The Trump DOJ Brief in Oil States
In going through the Department of Justice brief in Oil States you will find no fewer than seven different places where the argument is made that patents are a public right, and not private property.
The Federal Government argues patents are a public right throughout its Oil States brief.
DOJ Oil States brief at pg. 13
The justification for patents is not that an inventor has a natural right to preclude others from making or using his invention, but that patent protection will ultimately benefit the public by providing an incentive to innovate. Governmentally-conferred franchises designed to serve such purposes create “public rights,” whose scope and continuing effectiveness may be resolved by non-Article III tribunals.
DOJ Oil States brief at pg. 14
As petitioner emphasizes, questions of patent validity have historically been decided by courts as well. This Court has long recognized, however, that a variety of factual and legal matters are suitable for resolution by either judicial or nonjudicial forums. Such matters are “public rights” for purposes of this Court’s Article III jurisprudence.
DOJ Oil States brief at pg. 17
The public-rights doctrine reflects the principle that, when the very existence of a right “depends upon the will of [C]ongress,” Murray’s Lessee, 59 U.S. (18 How.) at 284, Congress can set conditions on the manner of its adjudication, id. at 283-284; see Northern Pipeline Constr. Co. v. Marathon Pipe Line Co., 458 U.S. 50, 83 (1982) (plurality).
DOJ Oil States brief at pg. 33
In Thomas v. Union Carbide Agricultural Products Co., supra, this Court upheld a mandatory arbitration system under which private parties can be ordered to make payments to other private parties for using information pertaining to pesticides under the Federal Insecticide, Fungicide, and Rodenticide Act (FIFRA), 7 U.S.C. 136 et seq. The Court explained that “Congress, acting for a valid legislative purpose pursuant to its constitutional powers under Article I, may create a seemingly ‘private’ right that is so closely integrated into a public regulatory scheme as to be a matter appropriate for agency resolution with limited involvement by the Article III judiciary.”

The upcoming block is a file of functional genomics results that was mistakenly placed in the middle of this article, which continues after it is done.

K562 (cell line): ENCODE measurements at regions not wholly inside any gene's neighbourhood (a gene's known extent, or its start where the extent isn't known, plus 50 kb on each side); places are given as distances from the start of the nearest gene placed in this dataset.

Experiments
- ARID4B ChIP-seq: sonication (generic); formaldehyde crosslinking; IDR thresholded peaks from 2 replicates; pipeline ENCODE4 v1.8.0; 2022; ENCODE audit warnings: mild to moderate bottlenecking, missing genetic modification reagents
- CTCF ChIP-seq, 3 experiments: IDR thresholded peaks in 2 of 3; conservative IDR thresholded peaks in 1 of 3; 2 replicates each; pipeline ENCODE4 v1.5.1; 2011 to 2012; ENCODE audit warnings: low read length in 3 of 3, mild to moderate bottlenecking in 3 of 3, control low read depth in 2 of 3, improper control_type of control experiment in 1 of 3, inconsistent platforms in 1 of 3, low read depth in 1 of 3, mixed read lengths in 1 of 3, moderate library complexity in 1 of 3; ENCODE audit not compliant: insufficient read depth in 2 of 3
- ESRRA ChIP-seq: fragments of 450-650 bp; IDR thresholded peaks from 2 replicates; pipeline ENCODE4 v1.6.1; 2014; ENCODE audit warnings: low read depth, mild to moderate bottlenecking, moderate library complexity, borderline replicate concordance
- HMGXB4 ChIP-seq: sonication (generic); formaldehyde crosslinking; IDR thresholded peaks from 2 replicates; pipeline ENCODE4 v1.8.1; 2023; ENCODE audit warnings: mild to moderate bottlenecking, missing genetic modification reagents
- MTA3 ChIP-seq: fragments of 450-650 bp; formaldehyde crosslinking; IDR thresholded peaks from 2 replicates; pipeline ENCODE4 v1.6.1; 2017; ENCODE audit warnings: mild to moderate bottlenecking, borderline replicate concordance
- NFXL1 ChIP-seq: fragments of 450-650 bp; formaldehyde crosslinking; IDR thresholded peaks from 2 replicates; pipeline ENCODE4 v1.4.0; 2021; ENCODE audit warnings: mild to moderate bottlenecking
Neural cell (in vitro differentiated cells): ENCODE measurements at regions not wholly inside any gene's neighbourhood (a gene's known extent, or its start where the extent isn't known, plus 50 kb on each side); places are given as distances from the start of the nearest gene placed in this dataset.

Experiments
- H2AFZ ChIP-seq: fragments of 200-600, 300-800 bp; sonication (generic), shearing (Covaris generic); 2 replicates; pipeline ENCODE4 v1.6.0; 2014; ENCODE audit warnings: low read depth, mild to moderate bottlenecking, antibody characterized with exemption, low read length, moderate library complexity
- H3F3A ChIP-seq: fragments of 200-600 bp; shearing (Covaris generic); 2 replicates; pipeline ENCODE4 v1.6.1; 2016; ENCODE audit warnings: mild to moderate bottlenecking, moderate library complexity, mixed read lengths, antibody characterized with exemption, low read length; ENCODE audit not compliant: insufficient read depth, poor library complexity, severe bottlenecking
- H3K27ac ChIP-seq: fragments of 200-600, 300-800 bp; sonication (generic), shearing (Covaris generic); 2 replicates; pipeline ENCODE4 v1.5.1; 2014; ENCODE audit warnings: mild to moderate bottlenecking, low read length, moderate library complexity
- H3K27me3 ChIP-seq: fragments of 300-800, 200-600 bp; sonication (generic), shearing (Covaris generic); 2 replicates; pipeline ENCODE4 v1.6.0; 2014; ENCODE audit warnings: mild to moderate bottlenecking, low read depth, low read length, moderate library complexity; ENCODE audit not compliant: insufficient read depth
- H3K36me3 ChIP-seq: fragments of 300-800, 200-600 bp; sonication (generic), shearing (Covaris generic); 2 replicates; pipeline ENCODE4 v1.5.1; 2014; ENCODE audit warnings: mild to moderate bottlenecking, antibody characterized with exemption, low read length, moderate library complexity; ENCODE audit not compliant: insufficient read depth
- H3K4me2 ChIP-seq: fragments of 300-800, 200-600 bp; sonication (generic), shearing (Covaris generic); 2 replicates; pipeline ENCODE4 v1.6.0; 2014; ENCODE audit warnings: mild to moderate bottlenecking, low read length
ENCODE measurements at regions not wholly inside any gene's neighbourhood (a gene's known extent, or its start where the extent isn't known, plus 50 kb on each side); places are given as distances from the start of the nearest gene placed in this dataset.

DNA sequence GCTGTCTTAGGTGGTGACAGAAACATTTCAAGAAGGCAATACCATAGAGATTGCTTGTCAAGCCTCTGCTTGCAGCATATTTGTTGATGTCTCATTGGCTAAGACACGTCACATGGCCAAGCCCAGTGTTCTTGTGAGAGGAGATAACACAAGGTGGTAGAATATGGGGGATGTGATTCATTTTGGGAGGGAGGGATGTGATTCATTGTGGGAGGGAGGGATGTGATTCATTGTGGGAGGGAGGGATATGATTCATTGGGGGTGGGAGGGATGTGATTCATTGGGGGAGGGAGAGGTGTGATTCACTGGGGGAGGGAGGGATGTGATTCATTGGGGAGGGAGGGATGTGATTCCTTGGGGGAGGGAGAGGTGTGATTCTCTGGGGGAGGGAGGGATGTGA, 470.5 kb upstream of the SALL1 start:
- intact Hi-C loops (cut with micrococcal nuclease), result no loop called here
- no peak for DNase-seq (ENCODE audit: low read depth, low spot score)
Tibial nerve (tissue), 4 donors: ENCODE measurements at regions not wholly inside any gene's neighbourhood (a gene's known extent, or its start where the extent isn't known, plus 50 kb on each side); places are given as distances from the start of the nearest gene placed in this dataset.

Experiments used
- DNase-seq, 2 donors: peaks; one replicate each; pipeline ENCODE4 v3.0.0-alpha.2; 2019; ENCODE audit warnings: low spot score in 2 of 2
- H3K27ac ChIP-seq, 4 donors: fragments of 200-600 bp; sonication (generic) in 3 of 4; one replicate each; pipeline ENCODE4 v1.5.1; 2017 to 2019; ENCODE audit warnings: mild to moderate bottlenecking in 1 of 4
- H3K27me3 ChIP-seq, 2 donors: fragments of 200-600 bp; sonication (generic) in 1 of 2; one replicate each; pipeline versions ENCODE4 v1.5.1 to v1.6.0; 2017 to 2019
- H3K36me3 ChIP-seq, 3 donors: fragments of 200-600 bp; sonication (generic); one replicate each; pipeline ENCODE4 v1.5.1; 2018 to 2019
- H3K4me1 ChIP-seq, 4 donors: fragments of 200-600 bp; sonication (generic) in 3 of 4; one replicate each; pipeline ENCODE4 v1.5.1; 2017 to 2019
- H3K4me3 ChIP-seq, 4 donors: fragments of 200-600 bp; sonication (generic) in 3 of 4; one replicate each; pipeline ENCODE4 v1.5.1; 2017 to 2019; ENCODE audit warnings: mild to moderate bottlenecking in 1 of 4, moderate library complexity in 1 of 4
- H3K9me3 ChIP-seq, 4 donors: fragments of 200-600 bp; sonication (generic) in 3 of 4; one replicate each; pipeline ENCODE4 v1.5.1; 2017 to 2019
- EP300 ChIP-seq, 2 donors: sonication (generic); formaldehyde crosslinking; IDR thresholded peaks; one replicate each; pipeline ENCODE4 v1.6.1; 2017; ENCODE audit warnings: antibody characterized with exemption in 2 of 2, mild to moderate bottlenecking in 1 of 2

DOJ Oil States brief at pg. 37-38
Patents have always been understood as privileges or franchises. Rather than reflecting any perceived “natural right” of inventors to monopolize discoveries, Graham, 383 U.S. at 9, patents were understood as creations of the sovereign that “intrude” on “the natural right of the public to appropriate all new ideas that may be voluntarily disclosed,” 1 William C. Robinson, The Law of Patents for Useful Inventions §§ 25-26 (1890); see American Bell I, 128 U.S. at 370 (patents “take from the people this valuable privilege and confer it as an exclusive right upon the patentee”); Teva Pharms., 135 S. Ct. at 848 n.2 (Thomas, J., dissenting) (explaining that the Founders saw no “ ‘core’ property right in inventions”).
DOJ Oil States brief at pg. 45
That argument overlooks that public rights are those matters that can “be granted or withdrawn at the sovereign’s discretion.”
DOJ Oil States brief pg. 46
This Court has explained since Murray’s Lessee that matters that can be resolved in both judicial and nonjudicial forums are public rights.
And these are just the most direct and obvious arguments supporting the notion that patents are not property at all, but rather just a public right — a government franchise that can be taken away without compensation by the federal government.
Save for a minute the fact that the Supreme Court has historically (and repeatedly) equated a patent grant to property rights in real estate (see here and here). Save for a minute that Republican Platform molded by President Trump defines patents as being equivalent to real property. The Patent Act itself actually says that patents are property. The statute succinctly explains: “patents shall have the attributes of personal property.” 35 U.S.C. §261. Yet, to the Trump Justice Department, patents are simply a public right — a government franchise capable of being annulled without Constitutional protections.
To consider patents a public right, or a government franchise as the DOJ does, flies in the face of two centuries of patent law and practice, as well as the 2016 Republican Platform. But for Conservatives and property rights advocates the views of the Trump Department of Justice should be considered a betrayal of the highest magnitude.
It seems as if the Trump DOJ is on the same page as the Obama DOJ, which is hard to fathom given all the promises made by President Trump during his campaign.